Cleaner buses mean breathable air

Feb. 13, 2003, midnight | By Rachel Yood | 20 years, 3 months ago

Bus emissions increase dangerous particulate matter

MCPS is the only area school system to own cleaner, alternative-fuel buses, but 1,487 of MCPS' 1,550 buses still run on diesel fuel. Particulate matter from diesel exhaust is known to cause lung problems and is suspected of causing cancer; according to the Environmental Protection Agency (EPA), particulate matter causes 15,000 deaths annually. This summer provided our community with ample evidence of our declining air quality: On a record-setting two Code Purple days and nine Code Red days, our air was unhealthy for normal adults. This warning system is based on the level of ozone in the air. Symptoms of ozone exposure include coughing, reduced lung capacity, chest pain, headache, nausea and possibly the development of asthma. And diesel exhaust is a major contributor to ozone levels.

The three compressed natural gas (CNG) buses MCPS purchased in 1993 are a step in the right direction, but much more must be done to address the abysmal—and worsening—quality of our air. MCPS is expected to purchase 36 new buses and spend $55.3 million on transportation this year. This money must not be used to purchase diesel-fueled buses that threaten our health.

No one is more adversely affected by diesel emissions than small children, whose lungs are still developing and who breathe 50 percent more air per pound of body weight than do adults, according to the American Lung Association and the EPA. Ozone is particularly dangerous for children. The EPA labels our region as having "severe" levels of ozone, levels exceeded only by the "extreme" conditions in Los Angeles. MCPS has a responsibility to protect its students' health, so it ought to work harder to limit its own contribution to our severely polluted air.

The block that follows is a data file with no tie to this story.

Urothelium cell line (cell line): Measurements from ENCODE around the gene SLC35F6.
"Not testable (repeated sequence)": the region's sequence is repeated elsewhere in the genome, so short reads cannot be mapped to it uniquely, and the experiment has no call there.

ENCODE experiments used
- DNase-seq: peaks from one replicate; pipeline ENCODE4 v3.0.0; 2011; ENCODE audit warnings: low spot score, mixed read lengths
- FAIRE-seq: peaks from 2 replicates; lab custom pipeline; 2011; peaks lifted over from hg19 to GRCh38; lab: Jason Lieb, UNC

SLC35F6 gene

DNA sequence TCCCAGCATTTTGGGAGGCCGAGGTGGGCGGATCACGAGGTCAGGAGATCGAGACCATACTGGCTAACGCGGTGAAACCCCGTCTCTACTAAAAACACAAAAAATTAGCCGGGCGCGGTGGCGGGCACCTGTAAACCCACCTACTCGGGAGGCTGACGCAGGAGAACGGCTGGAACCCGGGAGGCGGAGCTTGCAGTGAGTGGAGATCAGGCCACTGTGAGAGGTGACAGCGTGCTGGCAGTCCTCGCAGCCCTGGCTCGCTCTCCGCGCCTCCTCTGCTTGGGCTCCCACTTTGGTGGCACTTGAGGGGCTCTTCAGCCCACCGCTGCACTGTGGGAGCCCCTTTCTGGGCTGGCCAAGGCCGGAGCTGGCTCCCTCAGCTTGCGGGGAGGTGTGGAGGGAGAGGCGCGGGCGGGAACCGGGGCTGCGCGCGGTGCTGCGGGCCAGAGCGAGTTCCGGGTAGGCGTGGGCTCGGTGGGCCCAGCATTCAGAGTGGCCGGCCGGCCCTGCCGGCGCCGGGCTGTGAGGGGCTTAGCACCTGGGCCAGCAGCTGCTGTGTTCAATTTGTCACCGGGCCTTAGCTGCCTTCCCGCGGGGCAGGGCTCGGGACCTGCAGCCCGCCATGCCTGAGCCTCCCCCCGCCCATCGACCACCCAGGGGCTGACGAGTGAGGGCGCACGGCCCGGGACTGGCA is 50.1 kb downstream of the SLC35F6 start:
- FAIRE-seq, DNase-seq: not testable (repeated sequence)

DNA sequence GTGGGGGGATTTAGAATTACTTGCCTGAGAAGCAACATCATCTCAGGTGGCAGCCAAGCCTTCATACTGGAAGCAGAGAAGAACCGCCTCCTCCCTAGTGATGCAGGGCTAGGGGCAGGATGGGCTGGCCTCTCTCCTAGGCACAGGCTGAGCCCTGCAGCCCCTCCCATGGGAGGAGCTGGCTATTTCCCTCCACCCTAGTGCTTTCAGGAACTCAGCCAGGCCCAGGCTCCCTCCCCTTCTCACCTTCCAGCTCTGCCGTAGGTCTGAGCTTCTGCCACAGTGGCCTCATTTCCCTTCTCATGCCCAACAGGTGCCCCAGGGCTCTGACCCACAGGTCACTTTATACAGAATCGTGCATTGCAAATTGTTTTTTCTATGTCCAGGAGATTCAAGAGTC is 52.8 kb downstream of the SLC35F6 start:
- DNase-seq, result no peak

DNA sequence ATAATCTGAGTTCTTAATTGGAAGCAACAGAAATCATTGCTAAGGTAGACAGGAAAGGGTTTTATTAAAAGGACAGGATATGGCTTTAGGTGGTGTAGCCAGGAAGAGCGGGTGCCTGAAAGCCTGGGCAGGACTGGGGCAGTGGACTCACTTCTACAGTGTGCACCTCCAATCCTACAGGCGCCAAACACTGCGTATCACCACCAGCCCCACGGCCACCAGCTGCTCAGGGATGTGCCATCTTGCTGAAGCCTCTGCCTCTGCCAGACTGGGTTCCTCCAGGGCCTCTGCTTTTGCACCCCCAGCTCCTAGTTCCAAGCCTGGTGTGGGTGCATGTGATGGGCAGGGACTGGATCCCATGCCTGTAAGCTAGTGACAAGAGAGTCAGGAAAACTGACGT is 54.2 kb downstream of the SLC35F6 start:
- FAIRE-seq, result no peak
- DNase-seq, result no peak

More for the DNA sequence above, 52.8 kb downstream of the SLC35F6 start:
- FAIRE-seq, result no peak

Facing a budget shortfall, MCPS will not foot the bill for cleaning up its buses on its own, nor should it have to do so. The few CNG buses MCPS owns were purchased with the help of a grant from the state government, and the school system should receive similar aid to clean up the rest of its fleet. The problem of declining air quality affects the entire region, giving the entire region a stake in seeking a solution.

The state of California provides financial support to school districts that need to reduce emissions. According to Michael Murphy, principal environmental planner of California's bay-area air district, California schools have begun to use CNG buses to the tune of $12,000 additional state-funded dollars per bus. The state has also purchased diesel school buses with filters that transform 90 percent of particulate matter into harmless gas, adding an extra $5,000 to $10,000 to the cost of a new school bus; fitting such a filter on an older bus costs between $5,000 and $8,000. Other filters, which reduce emissions by about 30 percent, can cost as little as $500 per bus. Because MCPS buses have a lifespan of 12 years, filters provide a logical option to clean the air while preserving buses that are expected to function for years to come.

MCPS must set an example for the rest of the community by using cleaner alternatives to diesel fuel instead of pumping dangerous pollutants into our already unhealthy air.

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Rachel Yood. Rachel Yood is a junior in the Communication Arts Program at Blair. She is excited to join Silver Chips as a page editor, but suspicious of the time the newspaper seems to take from her primary activity: sleeping. When not working or curled up in … More »

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